Can a Paralegal Become an Attorney?

Jobs in the legal field are regarded as excellent career opportunities, whether the individual is a paralegal, an attorney or a paralegal pursuing a law degree to become an attorney. A question often asked of paralegals is if a paralegal can become an attorney. Anyone willing to make the commitment can become an attorney, but paralegals have many advantages should they decide to pursue this career.

Related resource: The 19 Cheapest ABA-Approved Online Paralegal Degree Programs

How Can a Paralegal Become a Lawyer?

Paralegals can become lawyers by attending law school and passing the bar exam just like anyone else that aspires to become a lawyer. As paralegals, they spend a lot of time assisting lawyers in their work. They file documents, perform legal research, schedule appointments for clients and witnesses, write legal reports for trials, help interview witnesses, file briefs and appeals and accompany lawyers in the courtroom. All of this work is gaining them not just experience but also knowledge of what goes on in a law firm and what a lawyer does each day.

Law students must complete externships and internships prior to earning the law degree. Depending on the law firm, the work the individual does as a paralegal may be used to fulfill the internship requirements. This experience is not only beneficial from a work experience standpoint but may be used to fulfill internship requirements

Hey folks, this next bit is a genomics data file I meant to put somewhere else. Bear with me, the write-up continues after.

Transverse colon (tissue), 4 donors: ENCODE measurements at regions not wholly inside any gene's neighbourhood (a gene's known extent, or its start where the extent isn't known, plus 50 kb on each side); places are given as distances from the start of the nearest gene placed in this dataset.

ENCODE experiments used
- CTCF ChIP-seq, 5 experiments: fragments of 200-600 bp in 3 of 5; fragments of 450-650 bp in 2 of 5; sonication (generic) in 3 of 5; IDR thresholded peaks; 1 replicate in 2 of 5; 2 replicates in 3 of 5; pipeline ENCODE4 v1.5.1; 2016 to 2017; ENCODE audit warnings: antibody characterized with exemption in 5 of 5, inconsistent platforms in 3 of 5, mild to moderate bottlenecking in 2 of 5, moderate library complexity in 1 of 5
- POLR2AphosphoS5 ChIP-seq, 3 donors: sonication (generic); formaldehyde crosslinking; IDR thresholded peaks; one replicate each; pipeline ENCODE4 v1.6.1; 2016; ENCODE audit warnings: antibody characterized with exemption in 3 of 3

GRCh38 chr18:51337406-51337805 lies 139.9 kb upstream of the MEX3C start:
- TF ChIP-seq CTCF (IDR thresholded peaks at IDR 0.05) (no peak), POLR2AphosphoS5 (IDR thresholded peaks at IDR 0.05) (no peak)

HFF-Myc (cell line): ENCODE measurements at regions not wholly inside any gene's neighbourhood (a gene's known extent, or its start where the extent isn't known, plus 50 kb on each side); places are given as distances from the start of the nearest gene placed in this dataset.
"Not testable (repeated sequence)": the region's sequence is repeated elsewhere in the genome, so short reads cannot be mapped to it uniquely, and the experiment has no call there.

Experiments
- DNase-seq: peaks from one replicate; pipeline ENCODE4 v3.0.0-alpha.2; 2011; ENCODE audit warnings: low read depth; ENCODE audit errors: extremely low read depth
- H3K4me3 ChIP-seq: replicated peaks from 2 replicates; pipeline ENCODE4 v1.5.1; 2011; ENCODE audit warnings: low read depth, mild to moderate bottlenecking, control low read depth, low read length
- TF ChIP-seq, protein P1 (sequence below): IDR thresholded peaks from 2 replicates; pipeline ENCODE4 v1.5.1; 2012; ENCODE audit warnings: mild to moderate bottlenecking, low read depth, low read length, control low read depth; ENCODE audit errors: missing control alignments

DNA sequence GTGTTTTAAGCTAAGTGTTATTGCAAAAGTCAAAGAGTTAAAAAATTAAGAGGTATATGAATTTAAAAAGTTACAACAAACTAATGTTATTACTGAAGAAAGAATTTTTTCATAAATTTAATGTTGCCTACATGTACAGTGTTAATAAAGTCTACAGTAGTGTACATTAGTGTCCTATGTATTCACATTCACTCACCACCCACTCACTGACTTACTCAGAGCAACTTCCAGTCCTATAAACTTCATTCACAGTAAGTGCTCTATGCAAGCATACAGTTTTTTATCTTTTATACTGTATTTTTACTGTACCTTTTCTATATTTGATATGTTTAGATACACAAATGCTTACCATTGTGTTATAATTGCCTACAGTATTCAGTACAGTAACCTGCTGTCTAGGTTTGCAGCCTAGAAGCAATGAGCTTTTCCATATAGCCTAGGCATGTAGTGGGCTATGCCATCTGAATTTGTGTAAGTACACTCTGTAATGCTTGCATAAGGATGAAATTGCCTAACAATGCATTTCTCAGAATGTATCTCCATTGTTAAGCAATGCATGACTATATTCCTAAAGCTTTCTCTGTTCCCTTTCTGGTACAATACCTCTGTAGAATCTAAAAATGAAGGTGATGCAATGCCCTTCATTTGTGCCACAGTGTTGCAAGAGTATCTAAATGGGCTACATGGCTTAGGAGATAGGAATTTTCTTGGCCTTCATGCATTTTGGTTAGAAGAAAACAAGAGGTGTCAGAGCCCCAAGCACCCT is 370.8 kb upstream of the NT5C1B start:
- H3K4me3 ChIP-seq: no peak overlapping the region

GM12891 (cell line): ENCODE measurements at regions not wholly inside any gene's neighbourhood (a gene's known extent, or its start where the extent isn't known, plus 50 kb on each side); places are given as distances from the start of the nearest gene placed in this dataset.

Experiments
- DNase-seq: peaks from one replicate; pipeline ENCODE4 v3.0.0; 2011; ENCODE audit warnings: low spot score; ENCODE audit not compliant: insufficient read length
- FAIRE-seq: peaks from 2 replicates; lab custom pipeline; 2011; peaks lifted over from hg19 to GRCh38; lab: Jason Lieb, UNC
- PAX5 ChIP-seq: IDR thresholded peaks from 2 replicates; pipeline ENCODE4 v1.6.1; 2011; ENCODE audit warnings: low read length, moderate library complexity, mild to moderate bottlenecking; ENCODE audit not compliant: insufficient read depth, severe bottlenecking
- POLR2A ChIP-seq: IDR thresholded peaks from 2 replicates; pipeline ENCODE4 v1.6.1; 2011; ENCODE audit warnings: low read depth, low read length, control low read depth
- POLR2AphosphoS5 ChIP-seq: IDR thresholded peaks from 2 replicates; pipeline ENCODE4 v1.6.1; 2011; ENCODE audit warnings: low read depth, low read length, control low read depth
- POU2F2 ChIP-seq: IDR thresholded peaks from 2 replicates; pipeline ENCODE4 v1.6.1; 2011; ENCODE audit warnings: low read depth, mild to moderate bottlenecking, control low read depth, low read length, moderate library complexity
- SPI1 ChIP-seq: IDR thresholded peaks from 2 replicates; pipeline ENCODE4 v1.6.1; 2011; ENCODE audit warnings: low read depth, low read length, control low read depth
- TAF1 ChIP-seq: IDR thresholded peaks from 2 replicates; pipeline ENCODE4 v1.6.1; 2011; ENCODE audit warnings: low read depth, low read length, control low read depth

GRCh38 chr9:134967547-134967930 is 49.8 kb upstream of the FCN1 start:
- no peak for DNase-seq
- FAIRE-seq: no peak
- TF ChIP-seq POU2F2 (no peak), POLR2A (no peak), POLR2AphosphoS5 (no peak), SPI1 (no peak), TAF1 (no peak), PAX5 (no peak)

Advantages Paralegals Have as Law Students

Law students who are paralegals have many advantages. If they’ve worked as paralegals for any length of time, they’ve become familiar with many of the legal aspects of a law firm. Legal information that is new and unfamiliar to the average law student is common knowledge to the paralegal, which makes it easier for the paralegal to do well in law school.

Often, the law firm will encourage the paralegal to earn the law degree and help them in any way they can. Becoming a lawyer requires completing a four-year bachelor’s degree followed by at least three years in law school. Many of the credits, plus work experience, may go towards some of the credits required in the bachelor’s degree program.

Many legal courses can be taken online, allowing the student to work and earn the degree. Since the work is as a paralegal, the student is not only earning a salary but also gaining more experience in a legal environment. All of this experience helps the student with the field of legal studies.

Career Outlook for the Legal Profession

Individuals working in the legal profession are in demand and have the potential to earn very good wages. Paralegals are predicted, according to the U.S. Bureau of Labor Statistics (BLS), to see an employment growth of 15% while attorneys should see a growth of 8% during the decade of 2016 and 2026. Lawyers are constantly in demand to either prosecute or defend those in need.

In an attempt to save time and money, lawyers are choosing to use paralegals to assist them in their work. As of May 2017, paralegals earned annual wages ranging from $53,910 to $81,180 or more. Attorneys earned wages ranging from $57,430 to $178,840. Factors like experience, employer and location can affect wages for both of these professions.

Working as paralegals can be stimulating, challenging and exciting. It can also help pave the way towards a lifetime career in the legal profession. Whether the paralegal chooses to continue to do paralegal work or become an attorney, he or she will have a career that offers many benefits and rewards.